The work of the orientalists who attempted to explore the spiritual dimension of the Eastern religions " albiet from within their own peculiar conceptual framework " including Islam, contributed to the increasing interest in spiritualism and the search for mystical experience in the West, by means of their writings and translations of original works on Eastern traditions, art, culture, philosophies and religions. Sufism began to arrive in the West alongside many other real or pseudo-spiritual movements. The arrival of so many Indian gurus and Buddhist masters coincided with the advent of interest in Sufism. By the middle of the twentieth century, we find quite a number of Sufi societies and movements springing up in Europe and North America, some of them founded by genuine Sufis and some by pseudo-sufis. As time went by, more information about Sufism and Islam on the whole became available in the West. The oil crisis in the West and the petrol boom in a number of Middle Eastern countries also helped in increasing contact with the Middle East and the Arabic language and information about Islam. Then came the revolution of the Islamic Republic of Iran in 1979 which has, ever since then, generated a global awakening of interest in the Islamic tradition. It will not be out of context to mention here that Imam Khomeni’s former residence and the place where he gave audience to his people in the north of Tehran is itself a Sufi mosque and sanctuary. In fact Imam Khomeni concentrated on the science of Sufism and gnosis during his early years at the religious school in Qum, and his early writings were mainly concerned with the inner meaning of night vigils, night prayers and self-awakening.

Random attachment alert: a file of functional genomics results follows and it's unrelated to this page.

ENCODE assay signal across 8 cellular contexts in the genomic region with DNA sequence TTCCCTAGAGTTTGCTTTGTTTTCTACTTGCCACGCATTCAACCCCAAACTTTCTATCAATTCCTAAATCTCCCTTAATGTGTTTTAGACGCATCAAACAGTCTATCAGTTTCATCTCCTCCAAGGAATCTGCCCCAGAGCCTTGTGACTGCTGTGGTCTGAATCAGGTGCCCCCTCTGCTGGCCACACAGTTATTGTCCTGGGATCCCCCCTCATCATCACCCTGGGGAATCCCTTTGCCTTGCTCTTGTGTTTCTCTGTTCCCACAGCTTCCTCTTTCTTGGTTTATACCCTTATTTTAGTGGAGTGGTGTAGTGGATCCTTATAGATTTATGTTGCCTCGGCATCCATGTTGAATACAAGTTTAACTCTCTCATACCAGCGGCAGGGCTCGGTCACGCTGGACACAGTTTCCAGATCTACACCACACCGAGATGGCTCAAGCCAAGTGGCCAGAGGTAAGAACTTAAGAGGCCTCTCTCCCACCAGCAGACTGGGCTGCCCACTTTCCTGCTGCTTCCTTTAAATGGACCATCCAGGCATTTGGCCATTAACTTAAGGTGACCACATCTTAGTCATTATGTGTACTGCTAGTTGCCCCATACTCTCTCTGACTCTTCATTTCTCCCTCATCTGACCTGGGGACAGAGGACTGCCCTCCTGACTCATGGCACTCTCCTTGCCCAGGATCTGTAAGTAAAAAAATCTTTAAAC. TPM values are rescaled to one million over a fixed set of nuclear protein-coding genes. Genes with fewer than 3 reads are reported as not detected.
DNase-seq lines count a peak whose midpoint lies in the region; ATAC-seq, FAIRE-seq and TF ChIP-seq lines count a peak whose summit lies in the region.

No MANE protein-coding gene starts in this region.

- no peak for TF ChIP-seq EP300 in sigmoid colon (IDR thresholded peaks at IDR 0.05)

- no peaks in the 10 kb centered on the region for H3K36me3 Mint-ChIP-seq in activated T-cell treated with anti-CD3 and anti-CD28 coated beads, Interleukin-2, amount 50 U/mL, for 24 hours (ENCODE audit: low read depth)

It is important that we do not confuse the spiritual qualities of an individual with outer events. Imam Ali, the master of all Sufis, had only war on his hands during his years as the leader of Muslim community. Outer events can sometimes confuse the onlooker and conceal the light of such beings.
As for the state of Sufism in the West in the more recent past, we observe in conclusion that many of the groups that had accepted Sufism in order to benefit from some of its disciplines, doctrines, practices or experiences have begun to disintegrate. These groups of the "new age" movement which embraced a number of ideas derived from Sufism are breaking apart because their way of life is not in harmony with the mainstream of original Islam, and accordingly they do not have the outer protection which is necessary to protect and ensure the safety of the inner movement. Thus during the last few decades of this century, we observe that most Sufi movements in the West have either been strengthened by holding on to the outer practices of Islam, or weakened and degenerated by not doing so.